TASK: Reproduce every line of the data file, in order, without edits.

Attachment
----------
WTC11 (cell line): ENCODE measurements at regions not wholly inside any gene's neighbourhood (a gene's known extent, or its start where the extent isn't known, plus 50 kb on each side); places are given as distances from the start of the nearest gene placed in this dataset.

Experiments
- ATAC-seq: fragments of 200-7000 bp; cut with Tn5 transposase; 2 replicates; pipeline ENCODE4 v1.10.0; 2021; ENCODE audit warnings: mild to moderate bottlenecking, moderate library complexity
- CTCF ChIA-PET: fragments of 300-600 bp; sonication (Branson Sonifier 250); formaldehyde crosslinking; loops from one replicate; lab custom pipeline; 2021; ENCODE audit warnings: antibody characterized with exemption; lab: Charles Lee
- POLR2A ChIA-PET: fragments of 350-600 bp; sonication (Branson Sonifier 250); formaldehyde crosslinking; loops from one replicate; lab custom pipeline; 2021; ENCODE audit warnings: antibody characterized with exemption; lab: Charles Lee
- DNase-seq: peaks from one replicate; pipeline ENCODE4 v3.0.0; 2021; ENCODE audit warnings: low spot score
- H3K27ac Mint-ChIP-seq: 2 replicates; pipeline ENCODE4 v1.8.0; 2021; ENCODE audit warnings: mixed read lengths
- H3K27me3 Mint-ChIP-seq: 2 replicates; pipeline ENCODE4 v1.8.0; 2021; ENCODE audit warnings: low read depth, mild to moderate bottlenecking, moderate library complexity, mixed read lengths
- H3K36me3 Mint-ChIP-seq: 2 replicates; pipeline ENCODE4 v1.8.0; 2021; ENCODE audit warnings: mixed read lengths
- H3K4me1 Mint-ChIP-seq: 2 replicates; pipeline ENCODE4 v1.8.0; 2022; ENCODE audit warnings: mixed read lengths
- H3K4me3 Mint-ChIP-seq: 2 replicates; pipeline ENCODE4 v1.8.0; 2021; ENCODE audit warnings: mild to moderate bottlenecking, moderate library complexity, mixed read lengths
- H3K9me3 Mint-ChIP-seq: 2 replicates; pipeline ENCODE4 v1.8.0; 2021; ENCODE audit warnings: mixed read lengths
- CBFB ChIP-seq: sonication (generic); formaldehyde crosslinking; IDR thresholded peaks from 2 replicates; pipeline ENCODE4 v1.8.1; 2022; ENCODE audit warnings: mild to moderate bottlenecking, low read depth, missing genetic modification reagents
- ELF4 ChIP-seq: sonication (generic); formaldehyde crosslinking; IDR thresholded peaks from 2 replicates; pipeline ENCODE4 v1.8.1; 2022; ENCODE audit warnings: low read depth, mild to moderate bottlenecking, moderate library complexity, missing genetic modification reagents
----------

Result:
WTC11 (cell line): ENCODE measurements at regions not wholly inside any gene's neighbourhood (a gene's known extent, or its start where the extent isn't known, plus 50 kb on each side); places are given as distances from the start of the nearest gene placed in this dataset.

Experiments
- ATAC-seq: fragments of 200-7000 bp; cut with Tn5 transposase; 2 replicates; pipeline ENCODE4 v1.10.0; 2021; ENCODE audit warnings: mild to moderate bottlenecking, moderate library complexity
- CTCF ChIA-PET: fragments of 300-600 bp; sonication (Branson Sonifier 250); formaldehyde crosslinking; loops from one replicate; lab custom pipeline; 2021; ENCODE audit warnings: antibody characterized with exemption; lab: Charles Lee
- POLR2A ChIA-PET: fragments of 350-600 bp; sonication (Branson Sonifier 250); formaldehyde crosslinking; loops from one replicate; lab custom pipeline; 2021; ENCODE audit warnings: antibody characterized with exemption; lab: Charles Lee
- DNase-seq: peaks from one replicate; pipeline ENCODE4 v3.0.0; 2021; ENCODE audit warnings: low spot score
- H3K27ac Mint-ChIP-seq: 2 replicates; pipeline ENCODE4 v1.8.0; 2021; ENCODE audit warnings: mixed read lengths
- H3K27me3 Mint-ChIP-seq: 2 replicates; pipeline ENCODE4 v1.8.0; 2021; ENCODE audit warnings: low read depth, mild to moderate bottlenecking, moderate library complexity, mixed read lengths
- H3K36me3 Mint-ChIP-seq: 2 replicates; pipeline ENCODE4 v1.8.0; 2021; ENCODE audit warnings: mixed read lengths
- H3K4me1 Mint-ChIP-seq: 2 replicates; pipeline ENCODE4 v1.8.0; 2022; ENCODE audit warnings: mixed read lengths
- H3K4me3 Mint-ChIP-seq: 2 replicates; pipeline ENCODE4 v1.8.0; 2021; ENCODE audit warnings: mild to moderate bottlenecking, moderate library complexity, mixed read lengths
- H3K9me3 Mint-ChIP-seq: 2 replicates; pipeline ENCODE4 v1.8.0; 2021; ENCODE audit warnings: mixed read lengths
- CBFB ChIP-seq: sonication (generic); formaldehyde crosslinking; IDR thresholded peaks from 2 replicates; pipeline ENCODE4 v1.8.1; 2022; ENCODE audit warnings: mild to moderate bottlenecking, low read depth, missing genetic modification reagents
- ELF4 ChIP-seq: sonication (generic); formaldehyde crosslinking; IDR thresholded peaks from 2 replicates; pipeline ENCODE4 v1.8.1; 2022; ENCODE audit warnings: low read depth, mild to moderate bottlenecking, moderate library complexity, missing genetic modification reagents